from around 550 to over 900 million. resulting in a CPC-KMT victory in 1945. poet. punishing his four children—the boys Zedong. but abandoned this faith in his mid-teenage years. ranking his tenure as the top incidence of democide in human history. After solidifying the reunification of China through his Campaign to Suppress Counterrevolutionaries. Mao Yichang. Mao is still officially held in high regard by many Chinese as a great political strategist. The Chinese Civil War then resumed. The family lived with Yichang's father.Mao Zedong the two sides clashed in the Chinese Civil War. he initiated the Cultural Revolution. Mao is regarded as one of the most important individuals in modern world history. 1893 in the rural village of Shaoshanchong in Shaoshan. overthrowing the feudal landlords before seizing their large estates and dividing the land into people's communes. A deeply controversial figure. Hunan Province. 4 Early life Childhood: 1893–1911 Mao was born on December 26. becoming one of the wealthiest farmers in Shaoshan. providing universal housing and raising life expectancy. . Zejian—for perceived wrongdoings. In 1949 Mao proclaimed the foundation of the People's Republic of China. venerating a bronze statue of the Buddha. Mao was responsible for commanding a part of the CPC's Red Army. He proceeded to lead a nationwide political campaign known as the Great Leap Forward from 1958 through to 1961. statesman. and an adopted girl. Maoists furthermore promote his role as a theorist. gave offerings to the gods in thanks. sparking the Second Sino-Japanese War. sometimes by beating them. and savior of the nation. had been born a poverty-stricken peasant. Zedong became a Buddhist. buying up local grain and selling it in the city for a higher price. When the Empire of Japan invaded China in 1937. and visionary. have labeled him a dictator whose administration oversaw systematic human rights abuses. In 1966. Zedong described his father as a stern disciplinarian. Supporters praise him for modernizing China and building it into a world power. who has inspired revolutionary movements across the globe. In addition. rose to power in the party by leading the Long March. including some historians. with 20 acres of land. he became a moneylender and grain merchant. His father was largely irreligious. As a result. critics. improving education and health care. Mao enacted sweeping land reform. China's population almost doubled during the period of Mao's leadership. Mao Enpu. military mastermind. through promoting the status of women. and after several setbacks. a one-party socialist state controlled by the Communist Party. Mao agreed to a united front with the KMT. and whose rule is estimated to have caused the deaths of 40–70 million people through starvation. a program to weed out counter-revolutionary elements in Chinese society. forced labor and executions. In contrast. Wen Qimei. His wife. in which Mao led the Red Army to victory as Chiang and his supporters fled to Taiwan. designed to modernize and industrialize the country. Returning to agriculture. who died when Zedong was ten. however agrarian problems worsened by his policies led to widespread famine. and had gained two years of education before joining the army. His father. although after surviving an encounter with a tiger. was a devout Buddhist who tried to temper her husband's strict attitude. which continued until his death. Zemin and Zetan.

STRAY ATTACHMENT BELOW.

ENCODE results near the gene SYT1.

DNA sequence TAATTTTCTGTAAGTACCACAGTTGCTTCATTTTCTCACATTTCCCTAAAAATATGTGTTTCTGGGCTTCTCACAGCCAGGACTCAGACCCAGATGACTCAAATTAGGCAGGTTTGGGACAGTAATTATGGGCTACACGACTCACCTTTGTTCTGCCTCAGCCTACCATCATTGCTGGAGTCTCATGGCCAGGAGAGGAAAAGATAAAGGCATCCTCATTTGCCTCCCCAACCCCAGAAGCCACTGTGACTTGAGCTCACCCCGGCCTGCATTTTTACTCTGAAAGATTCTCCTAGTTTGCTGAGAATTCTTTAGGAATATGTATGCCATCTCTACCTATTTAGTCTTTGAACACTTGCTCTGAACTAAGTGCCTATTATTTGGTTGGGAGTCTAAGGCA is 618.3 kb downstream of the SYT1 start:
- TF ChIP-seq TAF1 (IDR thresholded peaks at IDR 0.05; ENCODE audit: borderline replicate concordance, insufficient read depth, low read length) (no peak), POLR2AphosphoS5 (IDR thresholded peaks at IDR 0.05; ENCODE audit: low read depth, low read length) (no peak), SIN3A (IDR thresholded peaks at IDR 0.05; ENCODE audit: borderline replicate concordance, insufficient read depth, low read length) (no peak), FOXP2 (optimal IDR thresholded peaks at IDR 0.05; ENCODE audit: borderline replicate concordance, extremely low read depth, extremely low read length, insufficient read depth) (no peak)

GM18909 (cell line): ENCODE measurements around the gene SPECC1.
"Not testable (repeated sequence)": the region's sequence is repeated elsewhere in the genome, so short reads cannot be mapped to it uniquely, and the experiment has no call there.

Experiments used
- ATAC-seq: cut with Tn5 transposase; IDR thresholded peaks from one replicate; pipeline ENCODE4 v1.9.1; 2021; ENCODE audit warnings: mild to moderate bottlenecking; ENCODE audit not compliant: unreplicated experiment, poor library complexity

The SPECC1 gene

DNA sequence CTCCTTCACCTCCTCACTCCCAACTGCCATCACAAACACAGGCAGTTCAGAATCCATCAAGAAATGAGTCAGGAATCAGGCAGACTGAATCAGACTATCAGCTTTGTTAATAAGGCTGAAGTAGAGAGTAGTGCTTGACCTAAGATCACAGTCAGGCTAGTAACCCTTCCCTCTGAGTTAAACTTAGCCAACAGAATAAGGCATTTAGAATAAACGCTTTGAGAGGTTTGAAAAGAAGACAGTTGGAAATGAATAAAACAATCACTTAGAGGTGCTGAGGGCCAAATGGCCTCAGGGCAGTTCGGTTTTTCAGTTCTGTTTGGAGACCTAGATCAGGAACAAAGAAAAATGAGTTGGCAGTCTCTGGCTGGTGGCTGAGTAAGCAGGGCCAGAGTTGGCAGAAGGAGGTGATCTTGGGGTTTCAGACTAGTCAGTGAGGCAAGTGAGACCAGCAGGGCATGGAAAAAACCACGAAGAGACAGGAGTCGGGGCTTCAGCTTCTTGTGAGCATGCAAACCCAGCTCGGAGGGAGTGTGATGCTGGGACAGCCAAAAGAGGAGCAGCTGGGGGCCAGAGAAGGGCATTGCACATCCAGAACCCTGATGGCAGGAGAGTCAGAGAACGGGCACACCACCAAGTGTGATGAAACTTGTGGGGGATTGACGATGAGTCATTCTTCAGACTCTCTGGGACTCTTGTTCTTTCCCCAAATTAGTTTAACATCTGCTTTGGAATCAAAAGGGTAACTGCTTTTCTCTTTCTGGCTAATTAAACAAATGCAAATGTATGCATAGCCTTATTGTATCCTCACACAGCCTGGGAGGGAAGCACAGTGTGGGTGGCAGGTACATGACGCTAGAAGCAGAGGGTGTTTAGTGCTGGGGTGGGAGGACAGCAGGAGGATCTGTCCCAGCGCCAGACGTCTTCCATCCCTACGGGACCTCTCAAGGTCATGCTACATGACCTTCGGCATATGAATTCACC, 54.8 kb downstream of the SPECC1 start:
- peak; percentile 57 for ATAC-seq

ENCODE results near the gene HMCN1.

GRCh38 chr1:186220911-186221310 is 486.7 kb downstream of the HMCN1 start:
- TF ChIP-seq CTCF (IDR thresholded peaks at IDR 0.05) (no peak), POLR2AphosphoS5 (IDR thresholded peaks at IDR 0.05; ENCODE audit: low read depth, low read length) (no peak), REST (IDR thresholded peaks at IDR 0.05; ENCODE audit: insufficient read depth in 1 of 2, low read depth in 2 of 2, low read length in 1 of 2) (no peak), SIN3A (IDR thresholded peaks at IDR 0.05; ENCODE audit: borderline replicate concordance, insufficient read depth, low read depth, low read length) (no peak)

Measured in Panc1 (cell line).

Here. Mao moved to a higher primary school in nearby Dongshan. economic and political reform. modelling China on the representative democracies of the western world. aged 11 Mao ran away from home. uniting their land-owning families. in 2010. proceeding to read pamphlets by Jiang Kanghu. Reacting against his Confucian upbringing. Mao supported the protester's demands. Mao was inspired by the military prowess and nationalistic fervour of American George Washington and Frenchman Napoleon Bonaparte. Mao refused to recognise her as his wife. The famine spread to Shaoshan. At the age of 13. a booklet which lamented the deterioration of Chinese power in East Asia. later admitting it was "somewhat muddled". As a symbol of Mao in 1913. Mao later admitted that he didn't enjoy the classical Chinese texts preaching Confucian morals. arguing for technological. he was taught alongside younger students of a higher social standing. but his father found him and brought him home. instead favouring popular novels like Romance of the Three Kingdoms and Water Margin. Mao finished primary education. Mao came under the influence of Sun's newspaper. but with concessions made to the moderates by having Kang Youwei as premier and Liang Qichao as minister of foreign affairs. heading for what he believed was a nearby town. The People's Independence (Minli bao). At Changsha. Mao convinced his father to allow him to attend middle school in Changsha. Mao read voraciously in his spare time. The city was "a revolutionary hotbed". and was bullied for his scruffy appearance and peasant background. Mao remained interested yet unconvinced by the idea. Mao's childhood home in Shaoshan. The primary figurehead behind the republican movement was Sun Yat-sen. it involved the creation of a republic governed by Sun. While some advocated a reformist transition to a constitutional monarchy. where starving peasants seized his father's grain. Never living together. Luo was locally disgraced and eventually died in 1910. The Xinhai Revolution: 1911–1912 In 1911. . an American-educated Christian who led a secret society known as the Tongmenghui. one of the dominant moral ideologies in China. Mao discovered socialism from a newspaper article. sending the 8-year-old Mao to the local Shaoshan Primary School. arguing for an elected presidency. by which time it had become a tourist destination. Working on his father's farm. he and a friend cut off their queue pigtails—a sign of subservience to the emperor—before forcibly cutting off those of several classmates. which he stuck to the school wall. rebellion against the Manchu monarch. the student founder of the Chinese Socialist Party. but the armed forces suppressed the dissenters and executed their leaders.Mao Zedong 5 Mao's father recognised the financial value of a basic education. Mao nevertheless claimed sympathy for their situation. becoming a fierce critic of arranged marriage and temporarily moving away to live with an unemployed student. Aged 16. Influenced by Great Heroes of the World. Learning the value systems of Confucianism. His political views were shaped by Gelaohui-led protests which erupted following a famine in Hunanese capital Changsha. and his father had him married to the 17-year-old Luo Yigu. penning his first political essay. developing a "political consciousness" from Zheng Guanying's Sheng-shih Wei-yen (Words of Warning to an Affluent Age). disapproving of their actions as morally wrong. most revolutionaries advocated republicanism. with widespread animosity towards the absolute monarchy of Emperor Puyi.